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Josh Hamilton seems very comfortable here. As in, ‘Here Josh, use my bat’ comfortable.

Josh Hamilton

For his first day playing a game in an Angels uniform, Josh Hamilton did not bring enough bats.

Hamilton had three bats when the day began Tuesday. He broke one in batting practice. The other two broke in the game. When he looked down to see a crack in his lumber after fouling a pitch off in the fifth inning, at least he had a contingency plan in place.

“I told (Mark Trumbo) before the game, If I break one I’m going to come and get yours,” Hamilton said.

The bat broke, and Trumbo obliged.

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Angels’ Peter Bourjos is a walking machine.

Peter Bourjos made an out Tuesday. Twice. So he’s human after all.

Equally impressive to his 1.000 on-base percentage coming into the game, three of his five times on base came as a result of walks. Peter BourjosBourjos’ .301 OBP in his first three seasons leaves something to be desired for a player with his speed. The Angels want Bourjos on the bases as much as possible.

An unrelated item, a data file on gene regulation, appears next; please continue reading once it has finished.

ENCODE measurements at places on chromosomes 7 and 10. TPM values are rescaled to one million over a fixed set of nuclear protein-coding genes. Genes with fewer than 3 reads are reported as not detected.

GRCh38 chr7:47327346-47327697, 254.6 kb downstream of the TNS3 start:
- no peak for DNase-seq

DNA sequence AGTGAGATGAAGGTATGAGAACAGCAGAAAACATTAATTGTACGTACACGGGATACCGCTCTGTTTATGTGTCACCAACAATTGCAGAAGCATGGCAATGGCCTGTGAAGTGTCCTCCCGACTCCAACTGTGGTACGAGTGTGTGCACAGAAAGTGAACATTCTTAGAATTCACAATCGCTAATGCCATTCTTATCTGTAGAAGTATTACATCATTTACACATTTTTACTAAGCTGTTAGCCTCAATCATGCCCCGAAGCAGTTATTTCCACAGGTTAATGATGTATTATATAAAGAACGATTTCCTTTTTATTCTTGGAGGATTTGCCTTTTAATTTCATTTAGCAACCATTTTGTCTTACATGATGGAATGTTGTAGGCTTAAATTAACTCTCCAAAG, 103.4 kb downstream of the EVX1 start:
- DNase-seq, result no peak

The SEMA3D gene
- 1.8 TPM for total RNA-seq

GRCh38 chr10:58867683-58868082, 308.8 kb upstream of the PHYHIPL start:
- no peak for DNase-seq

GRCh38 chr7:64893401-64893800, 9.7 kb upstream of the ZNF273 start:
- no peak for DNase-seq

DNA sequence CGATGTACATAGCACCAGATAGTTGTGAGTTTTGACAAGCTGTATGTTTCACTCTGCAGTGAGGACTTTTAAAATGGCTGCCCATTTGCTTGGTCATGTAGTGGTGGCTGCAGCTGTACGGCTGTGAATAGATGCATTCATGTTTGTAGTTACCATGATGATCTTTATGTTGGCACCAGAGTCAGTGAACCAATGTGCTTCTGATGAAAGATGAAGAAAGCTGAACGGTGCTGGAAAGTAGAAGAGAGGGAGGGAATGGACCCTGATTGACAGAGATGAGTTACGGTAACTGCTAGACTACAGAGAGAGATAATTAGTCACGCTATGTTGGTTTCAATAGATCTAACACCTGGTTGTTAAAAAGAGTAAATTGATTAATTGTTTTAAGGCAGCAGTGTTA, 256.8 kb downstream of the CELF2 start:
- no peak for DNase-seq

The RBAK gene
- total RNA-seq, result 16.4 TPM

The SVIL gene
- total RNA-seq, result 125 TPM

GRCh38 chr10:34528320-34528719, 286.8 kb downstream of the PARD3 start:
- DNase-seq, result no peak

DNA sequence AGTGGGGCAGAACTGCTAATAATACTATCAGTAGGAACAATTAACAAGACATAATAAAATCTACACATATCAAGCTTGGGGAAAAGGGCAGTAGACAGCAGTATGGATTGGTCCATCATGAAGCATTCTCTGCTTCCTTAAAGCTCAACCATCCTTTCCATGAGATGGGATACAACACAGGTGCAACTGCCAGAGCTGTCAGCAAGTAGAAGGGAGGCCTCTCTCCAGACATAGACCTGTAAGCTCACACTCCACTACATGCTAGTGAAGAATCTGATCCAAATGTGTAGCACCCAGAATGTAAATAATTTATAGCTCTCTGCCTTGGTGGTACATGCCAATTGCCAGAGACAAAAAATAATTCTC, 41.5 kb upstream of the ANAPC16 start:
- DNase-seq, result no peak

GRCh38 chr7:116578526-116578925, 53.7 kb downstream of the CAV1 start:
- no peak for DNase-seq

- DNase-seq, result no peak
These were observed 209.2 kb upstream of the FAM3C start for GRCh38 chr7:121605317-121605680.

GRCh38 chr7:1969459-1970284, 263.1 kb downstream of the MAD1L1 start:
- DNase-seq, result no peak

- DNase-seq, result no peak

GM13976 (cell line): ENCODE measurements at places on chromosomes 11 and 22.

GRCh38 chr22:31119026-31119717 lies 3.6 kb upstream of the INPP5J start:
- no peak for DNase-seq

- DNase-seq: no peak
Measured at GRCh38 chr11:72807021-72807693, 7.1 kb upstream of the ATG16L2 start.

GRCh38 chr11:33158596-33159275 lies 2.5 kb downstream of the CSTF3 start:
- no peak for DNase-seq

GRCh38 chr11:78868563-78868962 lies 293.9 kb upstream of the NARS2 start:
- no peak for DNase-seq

“I think walks are just a function of good plate discipline as a player develops,” manager Mike Scioscia said. “A pitcher has to cooperate when you’re drawing a walk. You can’t just go up there and take pitches where all of a sudden you’re drawing a walk. There’s a balance of having that aggressiveness, ready to hit with an understanding of the strike zone. If a walk’s there, you’re going to embrace it and take it. I think for young players who try to force a walk you see a lot of 0-2 counts transpire.”

Scioscia has been quick to offer up Bourjos’ limited playing time last season as a crutch for a slow offensive start. So far Bourjos hasn’t needed the crutch and that may be a testament to his off-season preparation. His speed certainly hasn’t suffered.